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Park -

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Journal of Visualized Experiments




While obesity is closely linked to the development of metabolic and cardiovascular disease, little is known about mechanisms that govern these processes. It is hypothesized that pro-atherogenic mediators released from fat tissues particularly in association with central/visceral adiposity may promote pathogenic vascular changes locally and systemically, and the notion that cardiovascular disease may be the consequence of adipose tissue dysfunction continues to evolve. Here, we describe a unique method of videomicroscopy that involves analysis of vasodilator and vasoconstrictor responses of intact small human arterioles removed from the adipose depot of living human subjects. Videomicroscopy is used to examine functional properties of isolated microvessels in response to pharmacological or physiological stimuli using a pressured system that mimics in vivo conditions. The technique is a useful approach to gain understanding of the pathophysiology and molecular mechanisms that contribute to vascular dysfunction locally within the adipose tissue milieu. Moreover, abnormalities in the adipose tissue microvasculature have also been linked with systemic diseases. We applied this technique to examine depot-specific vascular responses in obese subjects. We assessed endothelium-dependent vasodilation to both increased flow and acetylcholine in adipose arterioles (50 - 350 µm internal diameter, 2 - 3 mm in length) isolated from two different adipose depots during bariatric surgery from the same individual. We demonstrated that arterioles from visceral fat exhibit impaired endothelium-dependent vasodilation compared to vessels isolated from the subcutaneous depot. The findings suggest that the visceral microenvironment is associated with vascular endothelial dysfunction which may be relevant to clinical observation linking increased visceral adiposity to systemic disease mechanisms. The videomicroscopy technique can be used to examine vascular phenotypes from different fat depots as well as compare findings across individuals with different degrees of obesity and metabolic dysfunction. The method can also be used to examine vascular responses longitudinally in response to clinical interventions.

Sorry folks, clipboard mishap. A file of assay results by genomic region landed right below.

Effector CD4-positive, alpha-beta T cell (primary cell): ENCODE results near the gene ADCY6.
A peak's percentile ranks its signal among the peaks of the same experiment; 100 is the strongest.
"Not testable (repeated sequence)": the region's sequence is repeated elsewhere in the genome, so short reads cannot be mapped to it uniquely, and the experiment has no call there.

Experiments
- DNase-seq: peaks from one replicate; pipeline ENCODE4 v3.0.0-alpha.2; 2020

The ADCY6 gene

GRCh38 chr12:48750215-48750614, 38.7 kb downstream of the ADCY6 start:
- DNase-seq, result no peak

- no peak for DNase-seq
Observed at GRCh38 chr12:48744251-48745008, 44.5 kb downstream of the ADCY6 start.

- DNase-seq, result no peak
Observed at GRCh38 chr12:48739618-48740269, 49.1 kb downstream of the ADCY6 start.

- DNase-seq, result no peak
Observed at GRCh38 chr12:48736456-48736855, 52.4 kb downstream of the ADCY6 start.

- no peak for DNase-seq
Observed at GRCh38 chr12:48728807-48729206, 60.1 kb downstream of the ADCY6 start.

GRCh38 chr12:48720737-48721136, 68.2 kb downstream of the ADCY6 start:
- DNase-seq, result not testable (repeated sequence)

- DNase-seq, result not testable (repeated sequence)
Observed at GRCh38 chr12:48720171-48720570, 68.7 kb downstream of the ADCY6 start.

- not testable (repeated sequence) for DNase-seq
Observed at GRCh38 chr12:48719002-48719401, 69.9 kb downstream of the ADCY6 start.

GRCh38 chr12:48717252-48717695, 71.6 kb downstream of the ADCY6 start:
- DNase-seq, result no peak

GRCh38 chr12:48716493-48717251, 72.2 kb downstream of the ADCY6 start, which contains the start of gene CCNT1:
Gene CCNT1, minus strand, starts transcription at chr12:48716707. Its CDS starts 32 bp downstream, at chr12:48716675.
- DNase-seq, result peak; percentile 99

This is the accepted manuscript of an article published in the Journal of Visualized Experiments.

Copyright held by JOVE (Journal of Visualized Experiments). doi: 10.3791/56079